For a good long time, I've been visiting a website called The Escapist. I first went for the fast-talking, swearing game reviewer known as Yahtzee, and for the longest time he was the only reason I ever considered going there. I got well-acquainted, during that time, with a few of the forum members, as I occasionally would find an interesting thread and give it a read. After a while, I began idling in their IRC, sometimes reading what people had to say.
The community really impressed me at the time. They had an air of closeness despite the forum being quite larger than any other I'd visited. Good-sized walls of text were all over the place, all on interesting topics, and I couldn't help but wonder why they apologized for writing so much. It was, and still is, quite the impressive place.
These days I don't browse the forums themselves much, but I do still idle and chat in the IRC, whose community is close-knit, even moreso than that of the forums themselves, and I seem to have become a tightly-woven fixture in this community as well.
I realized, however, fairly recently, being around three months ago, that The Escapist's weekly "magazine" was actually made up of Freelance articles written by various extremely skilled writers. I wanted in on that, so I wrote my first pitch, just dying to hear back and get some feedback.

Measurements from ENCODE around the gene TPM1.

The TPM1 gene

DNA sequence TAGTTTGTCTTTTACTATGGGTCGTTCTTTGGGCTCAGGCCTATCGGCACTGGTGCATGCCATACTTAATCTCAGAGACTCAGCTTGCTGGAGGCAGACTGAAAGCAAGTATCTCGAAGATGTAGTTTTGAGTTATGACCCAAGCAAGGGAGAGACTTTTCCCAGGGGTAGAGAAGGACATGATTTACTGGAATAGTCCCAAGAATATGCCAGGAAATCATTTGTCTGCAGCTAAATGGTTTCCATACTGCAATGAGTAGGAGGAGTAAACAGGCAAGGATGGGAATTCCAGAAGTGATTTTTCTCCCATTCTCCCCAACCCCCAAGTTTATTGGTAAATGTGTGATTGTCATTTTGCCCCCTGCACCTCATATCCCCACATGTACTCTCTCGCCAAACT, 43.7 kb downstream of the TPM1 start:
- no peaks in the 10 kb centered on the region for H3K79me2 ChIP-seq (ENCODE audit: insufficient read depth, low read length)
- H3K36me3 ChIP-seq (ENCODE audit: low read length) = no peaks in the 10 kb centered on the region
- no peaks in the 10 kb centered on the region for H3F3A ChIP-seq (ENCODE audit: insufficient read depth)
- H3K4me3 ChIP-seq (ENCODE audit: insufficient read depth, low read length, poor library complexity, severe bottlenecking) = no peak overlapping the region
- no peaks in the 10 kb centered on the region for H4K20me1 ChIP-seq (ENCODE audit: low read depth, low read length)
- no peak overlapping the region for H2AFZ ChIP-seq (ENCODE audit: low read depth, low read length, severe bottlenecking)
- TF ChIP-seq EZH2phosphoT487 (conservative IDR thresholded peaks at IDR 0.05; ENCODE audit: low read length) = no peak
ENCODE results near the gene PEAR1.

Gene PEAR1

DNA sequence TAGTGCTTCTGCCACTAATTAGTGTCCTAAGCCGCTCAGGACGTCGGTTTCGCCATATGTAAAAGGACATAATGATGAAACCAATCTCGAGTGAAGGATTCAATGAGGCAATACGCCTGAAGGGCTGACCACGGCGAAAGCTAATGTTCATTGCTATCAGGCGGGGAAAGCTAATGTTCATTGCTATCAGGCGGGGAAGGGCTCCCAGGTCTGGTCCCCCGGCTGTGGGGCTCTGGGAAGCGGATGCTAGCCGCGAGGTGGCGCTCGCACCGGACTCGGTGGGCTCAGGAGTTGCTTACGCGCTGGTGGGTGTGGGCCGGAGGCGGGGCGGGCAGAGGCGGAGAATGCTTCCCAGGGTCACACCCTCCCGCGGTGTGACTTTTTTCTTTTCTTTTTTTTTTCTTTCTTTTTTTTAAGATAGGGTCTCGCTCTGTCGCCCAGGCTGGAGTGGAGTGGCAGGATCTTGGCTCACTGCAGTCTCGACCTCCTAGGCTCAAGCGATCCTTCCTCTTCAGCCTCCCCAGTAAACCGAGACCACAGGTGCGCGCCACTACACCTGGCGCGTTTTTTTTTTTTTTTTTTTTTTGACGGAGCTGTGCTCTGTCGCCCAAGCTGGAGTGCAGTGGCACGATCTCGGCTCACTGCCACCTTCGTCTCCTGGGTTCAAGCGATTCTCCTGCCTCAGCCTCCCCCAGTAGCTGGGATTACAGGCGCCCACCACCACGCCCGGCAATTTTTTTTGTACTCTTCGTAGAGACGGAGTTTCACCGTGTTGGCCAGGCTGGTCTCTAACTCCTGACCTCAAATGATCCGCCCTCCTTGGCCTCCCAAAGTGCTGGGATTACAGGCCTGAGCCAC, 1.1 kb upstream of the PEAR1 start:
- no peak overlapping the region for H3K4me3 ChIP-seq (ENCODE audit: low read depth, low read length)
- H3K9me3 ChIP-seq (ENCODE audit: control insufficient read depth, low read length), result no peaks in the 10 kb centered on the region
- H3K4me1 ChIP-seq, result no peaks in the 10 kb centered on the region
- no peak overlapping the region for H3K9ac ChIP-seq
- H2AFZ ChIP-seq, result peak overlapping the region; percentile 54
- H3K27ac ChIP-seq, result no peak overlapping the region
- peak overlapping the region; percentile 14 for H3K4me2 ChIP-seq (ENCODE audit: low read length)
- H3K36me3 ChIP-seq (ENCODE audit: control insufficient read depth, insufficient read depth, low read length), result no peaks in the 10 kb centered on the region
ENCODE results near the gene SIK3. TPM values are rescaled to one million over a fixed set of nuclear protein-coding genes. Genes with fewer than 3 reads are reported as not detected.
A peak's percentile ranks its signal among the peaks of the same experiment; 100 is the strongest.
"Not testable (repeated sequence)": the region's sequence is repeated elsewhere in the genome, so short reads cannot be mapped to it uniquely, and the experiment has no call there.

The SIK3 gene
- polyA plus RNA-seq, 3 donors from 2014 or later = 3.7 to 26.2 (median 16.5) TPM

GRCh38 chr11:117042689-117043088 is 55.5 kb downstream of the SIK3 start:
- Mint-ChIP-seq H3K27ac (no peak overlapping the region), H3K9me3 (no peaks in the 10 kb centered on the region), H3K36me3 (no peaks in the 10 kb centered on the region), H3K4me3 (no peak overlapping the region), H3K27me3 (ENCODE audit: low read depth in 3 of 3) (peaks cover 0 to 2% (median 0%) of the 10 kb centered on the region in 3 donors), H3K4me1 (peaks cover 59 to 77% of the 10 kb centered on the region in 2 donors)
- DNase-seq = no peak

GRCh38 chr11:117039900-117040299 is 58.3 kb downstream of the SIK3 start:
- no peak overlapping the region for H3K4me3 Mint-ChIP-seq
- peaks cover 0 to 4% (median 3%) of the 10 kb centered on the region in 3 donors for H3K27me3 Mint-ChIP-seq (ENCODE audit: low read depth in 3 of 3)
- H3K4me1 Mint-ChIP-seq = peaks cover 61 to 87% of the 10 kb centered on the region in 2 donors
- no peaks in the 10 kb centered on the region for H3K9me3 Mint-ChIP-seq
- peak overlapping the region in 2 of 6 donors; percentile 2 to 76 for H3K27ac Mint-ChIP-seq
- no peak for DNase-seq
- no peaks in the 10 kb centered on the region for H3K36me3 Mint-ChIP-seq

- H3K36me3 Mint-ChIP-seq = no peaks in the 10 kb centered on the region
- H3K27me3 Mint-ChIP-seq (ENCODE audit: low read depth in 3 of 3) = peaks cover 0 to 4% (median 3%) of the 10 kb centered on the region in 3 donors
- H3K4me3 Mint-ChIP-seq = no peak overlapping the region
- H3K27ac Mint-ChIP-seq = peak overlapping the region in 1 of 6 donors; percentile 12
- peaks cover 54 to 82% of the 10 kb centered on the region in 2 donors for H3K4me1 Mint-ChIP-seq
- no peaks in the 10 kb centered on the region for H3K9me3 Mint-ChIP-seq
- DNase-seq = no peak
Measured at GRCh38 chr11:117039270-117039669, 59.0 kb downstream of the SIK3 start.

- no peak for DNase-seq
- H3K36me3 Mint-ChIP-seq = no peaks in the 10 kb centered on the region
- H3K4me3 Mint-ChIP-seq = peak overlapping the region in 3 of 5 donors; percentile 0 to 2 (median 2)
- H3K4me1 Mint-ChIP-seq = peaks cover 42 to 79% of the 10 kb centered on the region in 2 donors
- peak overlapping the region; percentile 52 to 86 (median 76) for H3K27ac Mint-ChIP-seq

Of course, I wasn't accepted to write an article from my pitch, but I got something nearly as good, in my mind: one of my favorite writers from The Escapist, Susan Arendt, replied back saying that, while I wasn't accepted as one of the article writers, she liked my perspective.
Here I was, and here I still am, this amateur without a published article or a real hope at a job writing in the world, being told by a professional that I had a good perspective.
I was impressed with myself. Honestly, I think that is what eventually got me up to the point I am now, and what caused me to resurrect this dead blog. I haven't submitted a pitch to The Escapist in a while, but I spent today writing several ideas out, and I can't wait to get more feedback--Or, hell, maybe I can even get myself published. Who needs money when you can have recognition, right?
I'd rather write and make nothing than do anything else for hundreds of dollars, and it's really The Escapist that is there to thank for that. So I must thank the community, some of which is undoubtedly reading this, and I must thank Susan, as she was really the driving force behind my continued trial-and-error writing.